The Things They Carried
The soldiers in The Things They Carried talk a lot about courage, but mostly as an antidote to physical and moral weakness. Characters obsess about weakness. Not going to the war when drafted is seen as weak, but so is going to the war when your entire moral system is telling you to run away to Canada. No matter how strong and courageous you think the soldiers are, it never seems as if they'll be courageous enough; weakness will always prevail. And yet, the characters continue to blame themselves for it.
Questions About Weakness
- How does O'Brien use the soldiers' obsession with courage to emphasize their fear of moral weakness?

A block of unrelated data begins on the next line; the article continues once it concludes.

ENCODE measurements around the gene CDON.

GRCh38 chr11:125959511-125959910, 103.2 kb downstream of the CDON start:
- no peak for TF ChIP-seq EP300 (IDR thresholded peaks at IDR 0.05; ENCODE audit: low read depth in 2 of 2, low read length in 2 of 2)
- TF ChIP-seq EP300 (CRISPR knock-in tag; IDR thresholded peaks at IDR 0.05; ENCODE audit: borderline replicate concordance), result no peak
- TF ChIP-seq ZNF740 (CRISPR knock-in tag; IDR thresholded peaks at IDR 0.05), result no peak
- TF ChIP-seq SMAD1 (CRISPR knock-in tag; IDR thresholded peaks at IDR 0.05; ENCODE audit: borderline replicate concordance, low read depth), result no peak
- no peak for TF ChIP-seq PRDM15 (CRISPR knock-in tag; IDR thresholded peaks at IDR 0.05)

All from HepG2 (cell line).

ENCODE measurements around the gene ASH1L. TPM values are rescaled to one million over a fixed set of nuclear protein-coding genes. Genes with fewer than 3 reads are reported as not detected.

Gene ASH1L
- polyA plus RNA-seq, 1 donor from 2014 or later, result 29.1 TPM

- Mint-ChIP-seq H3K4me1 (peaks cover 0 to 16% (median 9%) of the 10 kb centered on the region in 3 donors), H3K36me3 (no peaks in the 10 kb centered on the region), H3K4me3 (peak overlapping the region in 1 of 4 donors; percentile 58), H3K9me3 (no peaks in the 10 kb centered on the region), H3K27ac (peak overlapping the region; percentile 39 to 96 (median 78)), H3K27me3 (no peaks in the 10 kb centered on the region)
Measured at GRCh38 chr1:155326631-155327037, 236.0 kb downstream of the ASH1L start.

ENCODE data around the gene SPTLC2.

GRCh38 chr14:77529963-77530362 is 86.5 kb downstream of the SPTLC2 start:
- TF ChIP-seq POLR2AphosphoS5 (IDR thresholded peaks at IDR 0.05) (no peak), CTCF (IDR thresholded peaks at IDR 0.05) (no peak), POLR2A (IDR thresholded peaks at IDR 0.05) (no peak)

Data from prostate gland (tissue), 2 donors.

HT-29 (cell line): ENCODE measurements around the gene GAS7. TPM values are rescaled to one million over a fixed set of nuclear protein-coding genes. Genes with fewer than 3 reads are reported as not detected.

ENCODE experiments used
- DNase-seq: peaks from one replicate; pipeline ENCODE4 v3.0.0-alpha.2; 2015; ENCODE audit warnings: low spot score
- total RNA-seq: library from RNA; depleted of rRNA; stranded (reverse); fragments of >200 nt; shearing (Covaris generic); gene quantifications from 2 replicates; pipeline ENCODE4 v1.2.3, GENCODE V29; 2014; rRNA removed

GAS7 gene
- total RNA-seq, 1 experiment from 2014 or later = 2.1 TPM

- Why are the soldiers so terrified of weakness? What does weakness mean to them? Be specific.
- How is O'Brien's version of cowardice different from the conventional definition? What points in the novel best exemplify this?
- Think about what Norman says in "Speaking of Courage" about the thin line between bravery and cowardice, and how even if you're very brave, if you're not brave enough, you're still a coward. (It's over in "Quotes: Weakness.") What are the implications of this? Do you agree or disagree? Why?
Chew on This
When the soldiers in The Things They Carried speak of courage, they're really referring to its opposite, weakness. All their strength is a reaction against the fear of weakness.
The true cowardice in The Things They Carried is not the fear of death or pain, as the soldiers believe it to be. It's the fear of cowardice itself, which drives men to perform acts that their consciences wouldn't otherwise allow.